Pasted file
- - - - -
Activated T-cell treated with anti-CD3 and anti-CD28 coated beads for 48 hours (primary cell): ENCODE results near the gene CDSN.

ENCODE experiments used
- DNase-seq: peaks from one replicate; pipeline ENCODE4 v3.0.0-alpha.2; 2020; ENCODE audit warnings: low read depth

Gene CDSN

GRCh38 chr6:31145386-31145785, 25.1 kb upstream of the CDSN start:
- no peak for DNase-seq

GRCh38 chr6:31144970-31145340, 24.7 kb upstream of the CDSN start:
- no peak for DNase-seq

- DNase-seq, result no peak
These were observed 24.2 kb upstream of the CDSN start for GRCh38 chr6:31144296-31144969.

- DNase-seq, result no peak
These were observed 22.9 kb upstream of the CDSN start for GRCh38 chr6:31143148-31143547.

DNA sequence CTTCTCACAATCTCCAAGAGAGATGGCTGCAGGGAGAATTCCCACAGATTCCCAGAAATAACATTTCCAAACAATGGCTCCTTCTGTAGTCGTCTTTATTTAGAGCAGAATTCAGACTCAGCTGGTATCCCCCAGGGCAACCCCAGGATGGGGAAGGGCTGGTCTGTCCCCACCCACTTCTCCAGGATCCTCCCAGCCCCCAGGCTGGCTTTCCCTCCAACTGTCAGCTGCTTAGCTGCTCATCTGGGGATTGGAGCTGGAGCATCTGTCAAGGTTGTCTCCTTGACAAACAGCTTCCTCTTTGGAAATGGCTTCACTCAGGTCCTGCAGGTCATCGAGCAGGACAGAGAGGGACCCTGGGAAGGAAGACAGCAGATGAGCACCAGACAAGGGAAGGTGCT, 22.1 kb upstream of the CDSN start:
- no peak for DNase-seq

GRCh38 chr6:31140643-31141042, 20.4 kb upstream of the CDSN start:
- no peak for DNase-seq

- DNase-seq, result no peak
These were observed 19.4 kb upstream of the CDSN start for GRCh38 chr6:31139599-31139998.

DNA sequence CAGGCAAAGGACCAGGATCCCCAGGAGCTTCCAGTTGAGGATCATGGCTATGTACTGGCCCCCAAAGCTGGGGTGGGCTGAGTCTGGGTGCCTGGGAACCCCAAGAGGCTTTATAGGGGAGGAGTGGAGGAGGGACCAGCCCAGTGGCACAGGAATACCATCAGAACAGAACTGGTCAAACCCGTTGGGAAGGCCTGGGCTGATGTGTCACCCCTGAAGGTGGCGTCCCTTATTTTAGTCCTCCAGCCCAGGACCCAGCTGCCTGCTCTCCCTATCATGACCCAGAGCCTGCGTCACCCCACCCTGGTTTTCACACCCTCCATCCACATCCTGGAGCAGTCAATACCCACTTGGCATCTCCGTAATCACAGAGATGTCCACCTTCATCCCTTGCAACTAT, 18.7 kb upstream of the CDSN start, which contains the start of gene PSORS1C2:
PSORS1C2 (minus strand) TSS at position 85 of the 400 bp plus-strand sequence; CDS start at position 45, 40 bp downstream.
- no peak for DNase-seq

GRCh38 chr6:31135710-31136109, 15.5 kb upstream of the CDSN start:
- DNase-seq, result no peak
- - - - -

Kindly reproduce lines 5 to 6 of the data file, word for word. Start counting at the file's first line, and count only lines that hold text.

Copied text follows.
GRCh38 chr6:31145386-31145785, 25.1 kb upstream of the CDSN start:
- no peak for DNase-seq